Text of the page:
Physics of Plasmas, 24(8), p.080701_1 - 080701_5, 2017/08
An electron heating modulation numerical experiment based on a global full-f gyrokinetic model shows that transitions from ion temperature gradient driven (ITG) turbulence to trapped electron mode (TEM) turbulence induced by electron heating generate density peaking and rotation changes. Toroidal angular momentum balance during the rotation changes is revealed by direct observation of toroidal angular momentum conservation, in which in addition to ion turbulent stress, ion neoclassical stress, radial currents, and toroidal field stress of ions and electrons are important. Toroidal torque flipping between ITG and TEM phases is found to be related to reversal of the ion radial current that indicates coupling of particle and momentum transport channels. The ion and electron radial currents are balanced to satisfy the ambipolar condition, and the electron radial current is cancelled by the electron toroidal field stress, which indirectly affects toroidal torque.
Asahi, Yuichi*; Latu, G.*; Ina, Takuya; Idomura, Yasuhiro; Grandgirard, V.*; Garbet, X.*
IEEE Transactions on Parallel and Distributed Systems, 28(7), p.1974 - 1988, 2017/07
High-dimensional stencil computation from fusion plasma turbulence codes involving complex memory access patterns, the indirect memory access in a Semi-Lagrangian scheme and the strided memory access in a Finite-Difference scheme, are optimized on accelerators such as GPGPUs and Xeon Phi coprocessors. On both devices, the Array of Structure of Array (AoSoA) data layout is preferable for contiguous memory accesses. It is shown that the effective local cache usage by improving spatial and temporal data locality is critical on Xeon Phi. On GPGPU, the texture memory usage improves the performance of the indirect memory accesses in the Semi-Lagrangian scheme. Thanks to these optimizations, the fusion kernels on accelerators become 1.4x - 8.1x faster than those on Sandy Bridge (CPU).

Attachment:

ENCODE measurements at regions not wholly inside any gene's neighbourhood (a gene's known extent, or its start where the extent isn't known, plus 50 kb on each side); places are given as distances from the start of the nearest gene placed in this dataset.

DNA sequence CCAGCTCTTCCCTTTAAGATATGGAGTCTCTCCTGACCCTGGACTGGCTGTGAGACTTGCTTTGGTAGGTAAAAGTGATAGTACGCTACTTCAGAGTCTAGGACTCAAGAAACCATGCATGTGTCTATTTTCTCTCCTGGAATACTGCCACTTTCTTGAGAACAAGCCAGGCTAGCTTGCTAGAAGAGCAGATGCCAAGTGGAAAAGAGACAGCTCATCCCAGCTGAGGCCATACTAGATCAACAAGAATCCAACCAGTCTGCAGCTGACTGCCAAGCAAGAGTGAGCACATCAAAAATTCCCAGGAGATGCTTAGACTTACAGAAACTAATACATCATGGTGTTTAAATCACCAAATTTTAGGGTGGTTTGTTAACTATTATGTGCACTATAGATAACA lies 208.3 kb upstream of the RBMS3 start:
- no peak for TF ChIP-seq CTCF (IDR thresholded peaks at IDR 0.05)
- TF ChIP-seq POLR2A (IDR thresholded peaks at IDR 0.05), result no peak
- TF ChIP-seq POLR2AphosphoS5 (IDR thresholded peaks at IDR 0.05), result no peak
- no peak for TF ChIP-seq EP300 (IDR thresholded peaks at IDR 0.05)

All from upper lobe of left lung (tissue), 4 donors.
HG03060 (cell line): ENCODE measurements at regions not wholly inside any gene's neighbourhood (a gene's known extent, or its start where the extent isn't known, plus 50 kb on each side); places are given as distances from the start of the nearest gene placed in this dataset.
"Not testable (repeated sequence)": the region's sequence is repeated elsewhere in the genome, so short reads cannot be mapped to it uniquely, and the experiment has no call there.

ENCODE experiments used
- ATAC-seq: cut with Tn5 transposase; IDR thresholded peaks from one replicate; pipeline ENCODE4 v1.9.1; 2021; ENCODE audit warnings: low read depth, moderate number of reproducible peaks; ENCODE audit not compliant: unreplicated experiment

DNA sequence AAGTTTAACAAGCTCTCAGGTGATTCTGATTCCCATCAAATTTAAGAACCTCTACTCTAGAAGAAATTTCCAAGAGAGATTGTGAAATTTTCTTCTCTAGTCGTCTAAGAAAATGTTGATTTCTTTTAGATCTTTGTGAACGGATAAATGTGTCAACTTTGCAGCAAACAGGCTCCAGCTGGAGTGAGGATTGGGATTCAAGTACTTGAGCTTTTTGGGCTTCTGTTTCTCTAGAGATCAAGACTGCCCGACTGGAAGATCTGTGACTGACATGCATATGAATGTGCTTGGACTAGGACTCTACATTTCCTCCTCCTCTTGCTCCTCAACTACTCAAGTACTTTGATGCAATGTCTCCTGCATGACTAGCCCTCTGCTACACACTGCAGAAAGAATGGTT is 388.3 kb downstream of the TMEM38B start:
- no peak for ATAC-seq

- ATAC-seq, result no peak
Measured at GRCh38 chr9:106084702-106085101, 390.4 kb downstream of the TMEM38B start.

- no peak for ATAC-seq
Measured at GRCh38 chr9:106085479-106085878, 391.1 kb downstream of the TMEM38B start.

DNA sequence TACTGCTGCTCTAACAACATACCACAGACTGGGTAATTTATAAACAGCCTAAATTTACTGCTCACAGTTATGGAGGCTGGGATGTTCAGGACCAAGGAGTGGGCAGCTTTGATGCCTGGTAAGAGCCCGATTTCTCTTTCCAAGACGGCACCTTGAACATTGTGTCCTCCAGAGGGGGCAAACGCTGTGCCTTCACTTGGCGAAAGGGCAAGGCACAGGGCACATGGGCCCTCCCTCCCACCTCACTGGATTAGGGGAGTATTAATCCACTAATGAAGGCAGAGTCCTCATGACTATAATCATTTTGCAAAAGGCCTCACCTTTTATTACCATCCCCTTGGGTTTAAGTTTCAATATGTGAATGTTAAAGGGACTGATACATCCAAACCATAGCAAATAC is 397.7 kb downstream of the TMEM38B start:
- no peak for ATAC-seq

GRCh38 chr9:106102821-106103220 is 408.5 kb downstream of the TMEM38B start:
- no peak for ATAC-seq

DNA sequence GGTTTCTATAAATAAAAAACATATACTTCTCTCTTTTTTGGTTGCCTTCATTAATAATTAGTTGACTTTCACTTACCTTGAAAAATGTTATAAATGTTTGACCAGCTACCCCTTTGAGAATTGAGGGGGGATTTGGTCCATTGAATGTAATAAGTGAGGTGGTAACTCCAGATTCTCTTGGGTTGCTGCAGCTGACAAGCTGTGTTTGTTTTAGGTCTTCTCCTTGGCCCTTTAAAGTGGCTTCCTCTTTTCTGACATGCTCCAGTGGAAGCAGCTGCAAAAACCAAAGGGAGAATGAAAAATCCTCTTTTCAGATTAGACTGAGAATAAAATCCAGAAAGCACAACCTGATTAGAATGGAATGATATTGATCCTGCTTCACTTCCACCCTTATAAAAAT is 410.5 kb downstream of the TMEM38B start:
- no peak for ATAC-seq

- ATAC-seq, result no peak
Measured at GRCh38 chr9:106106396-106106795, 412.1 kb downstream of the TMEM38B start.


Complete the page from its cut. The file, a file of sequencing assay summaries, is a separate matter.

Maeyama, Shinya*; Watanabe, Tomohiko*; Idomura, Yasuhiro; Nakata, Motoki*; Ishizawa, Akihiro*; Nunami, Masanori*
Nuclear Fusion, 57(6), p.066036_1 - 066036_10, 2017/05
Multi-scale plasma turbulence including electron and ion temperature gradient (ETG/ITG) modes has been investigated by means of electromagnetic gyrokinetic simulations. Triad transfer analyses on nonlinear mode coupling reveal cross-scale interactions between electron and ion scales. One of the interactions is suppression of electron-scale turbulence by ion- scale turbulence, where ITG-driven short-wavelength eddies act like shear flows and suppress ETG turbulence. Another cross-scale interaction is enhancement of ion-scale turbulence in the presence of electron-scale turbulence. This is caused via short-wavelength zonal flows, which are created by the response of passing kinetic electrons in ITG turbulence, suppress ITG turbulence by their shearing, and are damped by ETG turbulence. In both cases, sub-ion-scale structures between electron and ion scales play important roles in the cross-scale interactions.
Kawai, Chika*; Idomura, Yasuhiro; Maeyama, Shinya*; Ogawa, Yuichi*
Physics of Plasmas, 24(4), p.042303_1 - 042303_13, 2017/04
Self-organization in the slab electron temperature gradient driven (ETG) turbulence is investigated based on gyrokinetic simulations and the Hasegawa-Mima (HM) equation. The scale and the anisotropy of self-organized turbulent structures vary depending on the Rhines scale and the characteristic scale given by the adiabatic response term in the HM equation. The former is determined by competition between the linear wave dispersion and the nonlinear turbulent cascade, while the latter is given as the scale, at which the turbulent cascade is impeded. These scales are controlled by plasma parameters such as the density and temperature gradient, and the temperature ratio of ion to electron. It is found that depending on the plasma parameters, the ETG turbulence shows either isotropic turbulence or zonal flows, which give significantly different transport levels. Although the modulational instability excites zonal modes regardless of the plasma parameters, the final turbulent structure is determined by the self-organization process.
Idomura, Yasuhiro; Asahi, Yuichi; Ina, Takuya; Matsuoka, Seikichi
Proceedings of 24th International Congress of Theoretical and Applied Mechanics (ICTAM 2016), p.3106 - 3107, 2016/08